Tuesday, November 13, 2007

Sat Recap: The Walkmen & The Subjects @ The Casbah

The truth is, my reasons for going to the Casbah on Saturday night had very little to do with the actual music. While I enjoy The Walkmen, a sold out Saturday show at the Casbah wasn't really what I was in the mood for. But I went, and I'm glad I did, because The Subjects and The Walkmen were both great bands, but it was really crowded and I didn't want to be the ass who keeps going to the bar, pushing through the crowd, so I was up front for both bands in the beginning of their respective sets, then wandered outside. During The Walkmen, I met Dave, the singer for The Subjects and he was a really cool guy, so it was fun hanging out and taking in the band from the patio and letting the real fans enjoy the show up front. Natalie was taking pics for Pitchfork and Greg was up there watching, so once again, I asked Greg to write the review of the show.

And here's how he indulged me. God, I love that guy:

I must admit, I woke up Saturday morning still a little hung over after Thursday's Hold Steady show. Not to say that I wasn't excited to see the Walkmen for the first time at The Casbah, but ANY show that follows The Hold Steady takes one helluva effort for me to get up for. But after playing The Walkmen's previous albums Bows and Arrows, A Hundred Miles Off and the song-by-song cover of Harry Nillson's shambollically brilliant 1974 album Pussy Cats (which Nillson famously recorded, with John Lennon producing, over the course of a couple of drug and alchohol fueled months in L.A.) pretty much all day, I started to get that swell of excitement that I normally get before seeing a great band, especially for the first time.

Some friends of mine saw The Walkmen at The Casbah back in 2004 before I moved out here and raved how it was one of the best shows they had ever seen, which further fueled my fire for seeing this show. After my ususal pre-Casbah weekend show ritual of watching "Fear and Loathing in Las Vegas" and pounding back a 6-pack of Coors Light, I was ready to roll and took the walk down the hill for the show.

The Walkmen are an indie rock band from New York. If the lead singer for fellow Brooklyn band, The National, is said have the vocal stylings of Nick Cave and Leonard Cohen, then Hamilton Leithauser of The Walkmen comes damn close at times to channeling a coked-out Rod Stewart and a Bob Dylan who can actually carry a tune, which was in full effect for their stunning show.

Before the release of 2006's outstanding A Hundred Miles Off, the band toured a few months before the actual release of that album and previewed several of the new songs. That seems to be the case for this tour as well, as the band broke out several new songs, which sounded great and will hopefully find a spot on their next album. The band also pulled a few songs from the aformentioned A Hundred Miles Off for the show- the Dylanesque "Good For You's Good For Me", the melancolic beauty of "Another One Goes By" and one of the best songs I've ever heard about the state of Louisiana, aptly titled "Louisiana". I'm sorry though, "Louisiana, 1927" by Randy Newman is still the greatest Louisiana song I've ever heard, but The Walkmen actually come damn close to topping it, with Leithauser pulling his Dylan vocalizations to really great heights.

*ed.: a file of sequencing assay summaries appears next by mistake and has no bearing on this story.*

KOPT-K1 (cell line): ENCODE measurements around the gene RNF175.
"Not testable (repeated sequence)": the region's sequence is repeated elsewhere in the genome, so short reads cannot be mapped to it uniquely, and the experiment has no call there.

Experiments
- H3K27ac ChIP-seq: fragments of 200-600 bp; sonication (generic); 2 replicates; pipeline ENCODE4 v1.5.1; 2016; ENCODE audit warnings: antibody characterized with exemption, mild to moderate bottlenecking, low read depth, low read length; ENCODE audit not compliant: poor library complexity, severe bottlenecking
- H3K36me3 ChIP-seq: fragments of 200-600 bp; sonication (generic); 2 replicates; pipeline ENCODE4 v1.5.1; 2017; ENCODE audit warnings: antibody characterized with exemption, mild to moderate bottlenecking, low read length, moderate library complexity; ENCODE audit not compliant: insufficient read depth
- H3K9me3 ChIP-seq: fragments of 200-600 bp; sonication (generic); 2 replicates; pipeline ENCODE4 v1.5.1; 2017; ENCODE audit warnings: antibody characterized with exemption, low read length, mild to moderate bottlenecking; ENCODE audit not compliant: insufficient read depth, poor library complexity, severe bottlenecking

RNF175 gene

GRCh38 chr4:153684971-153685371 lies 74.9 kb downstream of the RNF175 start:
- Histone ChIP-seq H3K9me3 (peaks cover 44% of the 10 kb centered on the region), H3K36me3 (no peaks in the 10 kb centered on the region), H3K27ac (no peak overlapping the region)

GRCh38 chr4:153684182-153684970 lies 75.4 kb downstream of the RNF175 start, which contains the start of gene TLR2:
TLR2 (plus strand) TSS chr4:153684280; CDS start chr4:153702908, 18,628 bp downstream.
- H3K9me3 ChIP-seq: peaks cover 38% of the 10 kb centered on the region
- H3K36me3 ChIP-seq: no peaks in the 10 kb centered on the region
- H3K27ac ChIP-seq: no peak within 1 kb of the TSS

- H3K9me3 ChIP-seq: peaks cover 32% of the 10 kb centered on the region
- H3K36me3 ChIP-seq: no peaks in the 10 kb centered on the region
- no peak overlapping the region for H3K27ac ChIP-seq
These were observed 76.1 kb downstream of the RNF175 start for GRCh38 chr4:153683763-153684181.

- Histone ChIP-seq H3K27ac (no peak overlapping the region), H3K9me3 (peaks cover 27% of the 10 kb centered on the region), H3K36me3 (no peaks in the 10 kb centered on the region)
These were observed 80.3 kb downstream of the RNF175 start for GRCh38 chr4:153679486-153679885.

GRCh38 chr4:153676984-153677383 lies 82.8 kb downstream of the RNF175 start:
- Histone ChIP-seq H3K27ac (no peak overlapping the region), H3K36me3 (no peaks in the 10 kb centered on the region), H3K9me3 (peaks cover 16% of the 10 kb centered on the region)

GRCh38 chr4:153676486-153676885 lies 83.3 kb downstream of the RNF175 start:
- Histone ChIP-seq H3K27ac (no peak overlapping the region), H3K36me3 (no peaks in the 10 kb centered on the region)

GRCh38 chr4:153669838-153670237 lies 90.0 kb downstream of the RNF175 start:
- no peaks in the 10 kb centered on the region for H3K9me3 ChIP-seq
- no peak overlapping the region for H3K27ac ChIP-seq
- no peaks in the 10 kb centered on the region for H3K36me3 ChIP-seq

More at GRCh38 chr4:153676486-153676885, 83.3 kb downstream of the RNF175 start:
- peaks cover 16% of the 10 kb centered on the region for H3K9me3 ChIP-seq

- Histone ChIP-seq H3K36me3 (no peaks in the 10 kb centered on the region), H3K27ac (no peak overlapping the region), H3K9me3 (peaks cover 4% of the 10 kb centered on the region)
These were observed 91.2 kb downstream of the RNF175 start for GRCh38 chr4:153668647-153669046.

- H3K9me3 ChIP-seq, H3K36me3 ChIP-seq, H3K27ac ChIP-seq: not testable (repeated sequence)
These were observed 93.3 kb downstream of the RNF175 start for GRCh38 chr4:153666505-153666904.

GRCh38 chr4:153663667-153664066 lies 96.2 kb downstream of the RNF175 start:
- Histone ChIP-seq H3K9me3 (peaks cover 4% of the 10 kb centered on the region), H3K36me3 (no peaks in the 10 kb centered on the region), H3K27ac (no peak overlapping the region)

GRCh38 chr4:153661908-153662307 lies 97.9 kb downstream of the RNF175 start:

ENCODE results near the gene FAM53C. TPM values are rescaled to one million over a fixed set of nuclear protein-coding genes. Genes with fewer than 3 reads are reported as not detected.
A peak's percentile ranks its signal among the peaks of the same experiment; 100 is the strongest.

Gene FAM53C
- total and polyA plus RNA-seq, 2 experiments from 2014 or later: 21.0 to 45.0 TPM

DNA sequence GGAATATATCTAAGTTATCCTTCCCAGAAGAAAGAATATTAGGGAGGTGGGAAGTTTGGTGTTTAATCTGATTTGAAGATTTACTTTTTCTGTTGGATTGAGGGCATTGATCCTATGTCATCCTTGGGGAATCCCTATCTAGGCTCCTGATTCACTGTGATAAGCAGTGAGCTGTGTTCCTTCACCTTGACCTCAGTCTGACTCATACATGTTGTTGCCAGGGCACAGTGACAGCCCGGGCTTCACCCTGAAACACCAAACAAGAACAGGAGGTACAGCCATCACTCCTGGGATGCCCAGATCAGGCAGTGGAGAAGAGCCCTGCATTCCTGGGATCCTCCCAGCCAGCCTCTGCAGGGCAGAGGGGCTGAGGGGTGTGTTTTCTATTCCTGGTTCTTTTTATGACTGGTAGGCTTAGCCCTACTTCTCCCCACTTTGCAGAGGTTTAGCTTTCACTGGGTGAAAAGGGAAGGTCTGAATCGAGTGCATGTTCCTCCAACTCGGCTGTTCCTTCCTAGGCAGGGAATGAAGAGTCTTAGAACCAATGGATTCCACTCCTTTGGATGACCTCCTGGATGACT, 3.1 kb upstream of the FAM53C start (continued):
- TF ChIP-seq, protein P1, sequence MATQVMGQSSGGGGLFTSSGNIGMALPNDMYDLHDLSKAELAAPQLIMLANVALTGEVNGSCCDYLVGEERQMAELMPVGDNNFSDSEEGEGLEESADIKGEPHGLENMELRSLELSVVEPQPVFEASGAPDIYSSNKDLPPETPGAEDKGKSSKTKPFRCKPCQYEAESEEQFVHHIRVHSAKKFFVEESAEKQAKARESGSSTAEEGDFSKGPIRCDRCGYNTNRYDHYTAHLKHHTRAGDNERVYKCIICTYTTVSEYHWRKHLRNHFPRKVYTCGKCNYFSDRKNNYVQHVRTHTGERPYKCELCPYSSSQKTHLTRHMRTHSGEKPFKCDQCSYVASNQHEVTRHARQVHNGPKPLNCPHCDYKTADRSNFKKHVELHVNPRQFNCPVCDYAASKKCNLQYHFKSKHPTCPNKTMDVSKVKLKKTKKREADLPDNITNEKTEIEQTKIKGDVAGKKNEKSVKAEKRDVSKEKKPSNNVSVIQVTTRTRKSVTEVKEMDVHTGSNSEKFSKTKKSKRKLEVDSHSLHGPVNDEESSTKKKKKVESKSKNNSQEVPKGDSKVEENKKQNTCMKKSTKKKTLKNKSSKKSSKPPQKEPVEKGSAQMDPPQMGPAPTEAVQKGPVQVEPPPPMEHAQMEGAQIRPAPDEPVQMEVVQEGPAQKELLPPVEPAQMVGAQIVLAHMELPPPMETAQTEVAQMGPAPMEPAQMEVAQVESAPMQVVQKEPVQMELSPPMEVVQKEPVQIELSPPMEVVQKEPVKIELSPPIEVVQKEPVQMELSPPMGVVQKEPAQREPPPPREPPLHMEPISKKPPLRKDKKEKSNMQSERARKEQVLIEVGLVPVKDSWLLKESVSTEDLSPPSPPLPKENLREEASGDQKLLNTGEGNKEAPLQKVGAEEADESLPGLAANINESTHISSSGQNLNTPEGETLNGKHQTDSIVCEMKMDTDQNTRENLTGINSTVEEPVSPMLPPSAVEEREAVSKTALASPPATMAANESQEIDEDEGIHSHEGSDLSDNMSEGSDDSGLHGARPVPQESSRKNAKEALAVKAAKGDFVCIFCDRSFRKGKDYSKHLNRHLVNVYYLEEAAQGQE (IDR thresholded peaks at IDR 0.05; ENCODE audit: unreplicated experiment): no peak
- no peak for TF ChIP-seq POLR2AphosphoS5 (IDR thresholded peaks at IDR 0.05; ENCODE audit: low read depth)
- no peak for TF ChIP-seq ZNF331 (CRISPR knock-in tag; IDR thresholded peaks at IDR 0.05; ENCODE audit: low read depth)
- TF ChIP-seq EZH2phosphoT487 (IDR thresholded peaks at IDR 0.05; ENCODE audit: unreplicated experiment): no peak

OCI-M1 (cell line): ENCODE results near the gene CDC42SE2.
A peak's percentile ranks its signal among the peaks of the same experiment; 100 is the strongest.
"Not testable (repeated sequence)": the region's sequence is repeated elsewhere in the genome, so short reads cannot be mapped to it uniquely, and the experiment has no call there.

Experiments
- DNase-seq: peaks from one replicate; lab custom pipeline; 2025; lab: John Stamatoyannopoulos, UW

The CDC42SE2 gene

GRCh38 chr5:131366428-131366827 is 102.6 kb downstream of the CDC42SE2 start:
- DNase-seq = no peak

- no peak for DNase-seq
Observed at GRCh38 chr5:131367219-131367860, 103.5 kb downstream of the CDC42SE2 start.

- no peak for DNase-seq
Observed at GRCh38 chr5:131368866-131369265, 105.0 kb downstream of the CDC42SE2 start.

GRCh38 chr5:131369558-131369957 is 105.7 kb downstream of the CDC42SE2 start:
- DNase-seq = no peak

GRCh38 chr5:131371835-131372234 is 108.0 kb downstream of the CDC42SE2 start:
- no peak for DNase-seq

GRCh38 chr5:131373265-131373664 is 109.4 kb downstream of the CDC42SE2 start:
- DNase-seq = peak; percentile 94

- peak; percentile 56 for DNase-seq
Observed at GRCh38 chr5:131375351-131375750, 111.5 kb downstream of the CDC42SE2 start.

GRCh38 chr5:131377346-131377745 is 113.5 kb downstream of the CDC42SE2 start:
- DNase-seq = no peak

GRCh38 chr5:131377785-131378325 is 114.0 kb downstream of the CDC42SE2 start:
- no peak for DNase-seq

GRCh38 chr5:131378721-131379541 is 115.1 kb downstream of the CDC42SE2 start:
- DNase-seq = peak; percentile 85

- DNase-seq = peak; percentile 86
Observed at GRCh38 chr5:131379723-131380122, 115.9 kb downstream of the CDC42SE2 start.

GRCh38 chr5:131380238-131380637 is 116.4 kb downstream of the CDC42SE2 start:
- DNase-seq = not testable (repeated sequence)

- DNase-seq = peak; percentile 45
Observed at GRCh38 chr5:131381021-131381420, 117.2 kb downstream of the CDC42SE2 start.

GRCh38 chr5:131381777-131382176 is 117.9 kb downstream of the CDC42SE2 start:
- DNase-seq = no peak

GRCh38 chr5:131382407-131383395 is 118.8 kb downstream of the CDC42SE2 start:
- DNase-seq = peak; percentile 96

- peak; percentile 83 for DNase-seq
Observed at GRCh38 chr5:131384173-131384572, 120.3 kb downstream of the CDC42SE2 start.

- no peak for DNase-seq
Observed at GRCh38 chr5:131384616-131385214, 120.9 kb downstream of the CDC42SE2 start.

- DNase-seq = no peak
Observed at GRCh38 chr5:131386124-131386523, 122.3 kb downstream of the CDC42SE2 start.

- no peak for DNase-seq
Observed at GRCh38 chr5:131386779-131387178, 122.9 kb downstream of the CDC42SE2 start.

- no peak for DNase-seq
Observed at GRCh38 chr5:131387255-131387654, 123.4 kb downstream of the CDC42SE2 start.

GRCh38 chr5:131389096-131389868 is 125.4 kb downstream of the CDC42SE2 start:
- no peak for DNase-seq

Of course, the set featured songs from the album that got me turned onto the band in the first place, Bows and Arrows, including the lo-fi stunner "Whats In It For Me", and my personal favorite off the album "Thinking Of A Dream I Had", which sounded a whole lot like Rod Stewart fronting The Velvet Underground.

I must admit I really don't know anything about The Walkmen's debut full-length debut Everyone Who Pretended To Like Me Is Gone, and I'm sure they pulled at least a couple of songs from it, as well. They even pulled my favorite song off of the Pussy Cats album as well, "Loop De Loop", which was a pleasant surprise for me. Overall, the band put on quite a brilliant show, and I was certainly not disappointed.

By show's end, my Hold Steady hangover was definitely long gone and I was left with that buzzed and fulfilled feeling one can only get after a great show. Plus, any band that utilizes a rickity, clangy, vintage upright piano during their live shows is alright in my book. I grew up listening to my aunt play one of them for a church choir, so they have a special place in my heart.

Fellow New York band The Subjects also was on the bill, playing The Casbah for the first time, and put on quite a show as well. They seem to me like they really have what it takes to be a really great band and should be worth keeping an eye on. The opening band was also great. Sorry, I cant remember their name; but it certainly wasn't because of a lack of a good show on their part. You can blame that on my "Fear and Loathing In Las Vegas" hangover, I guess.

Saturday night was the culmination of a great week of music for me personally and The Walkmen really topped it off with their show. The Casbah is an amazing venue, the best I've ever had the honor of stepping foot into, and I was glad I could close this memorable week of music out there. Until next time, take care and be safe.
Well, thanks again, Greg. That opening band was locals Goodbye Blue Monday, and I'm sorry that I missed them. Oh, and here's the fun we were having on the patio.

1 comment:

Michael said...

But they didn't play "The Rat." The one song they're known for. The best song of their entire catalog. They didn't play the fucking Rat. 5 or 6 "lo-fi stunners" in, the set was good. 15 or 16 later I was bored and wanted to go home. Boo, Walkmen. Boo.

They looked to be enjoying themselves immensely after coming out for not one, not two, but THREE encores, then laughing as they left the stage finally without playing their best song. Weaksauce. Hey fans, this is what it feels like getting bent over by a band.